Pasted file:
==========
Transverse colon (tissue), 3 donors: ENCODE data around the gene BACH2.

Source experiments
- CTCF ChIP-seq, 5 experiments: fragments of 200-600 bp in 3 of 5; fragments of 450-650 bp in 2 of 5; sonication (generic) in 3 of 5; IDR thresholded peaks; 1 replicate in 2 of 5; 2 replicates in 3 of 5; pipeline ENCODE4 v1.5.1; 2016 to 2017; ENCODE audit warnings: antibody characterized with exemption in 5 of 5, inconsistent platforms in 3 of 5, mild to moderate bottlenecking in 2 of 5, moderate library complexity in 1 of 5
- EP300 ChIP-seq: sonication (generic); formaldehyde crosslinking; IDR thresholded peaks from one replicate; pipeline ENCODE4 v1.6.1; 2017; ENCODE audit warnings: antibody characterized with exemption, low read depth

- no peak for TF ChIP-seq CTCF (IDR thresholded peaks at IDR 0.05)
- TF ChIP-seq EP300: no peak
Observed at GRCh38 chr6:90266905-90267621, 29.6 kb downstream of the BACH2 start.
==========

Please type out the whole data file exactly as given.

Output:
Transverse colon (tissue), 3 donors: ENCODE data around the gene BACH2.

Source experiments
- CTCF ChIP-seq, 5 experiments: fragments of 200-600 bp in 3 of 5; fragments of 450-650 bp in 2 of 5; sonication (generic) in 3 of 5; IDR thresholded peaks; 1 replicate in 2 of 5; 2 replicates in 3 of 5; pipeline ENCODE4 v1.5.1; 2016 to 2017; ENCODE audit warnings: antibody characterized with exemption in 5 of 5, inconsistent platforms in 3 of 5, mild to moderate bottlenecking in 2 of 5, moderate library complexity in 1 of 5
- EP300 ChIP-seq: sonication (generic); formaldehyde crosslinking; IDR thresholded peaks from one replicate; pipeline ENCODE4 v1.6.1; 2017; ENCODE audit warnings: antibody characterized with exemption, low read depth

- no peak for TF ChIP-seq CTCF (IDR thresholded peaks at IDR 0.05)
- TF ChIP-seq EP300: no peak
Observed at GRCh38 chr6:90266905-90267621, 29.6 kb downstream of the BACH2 start.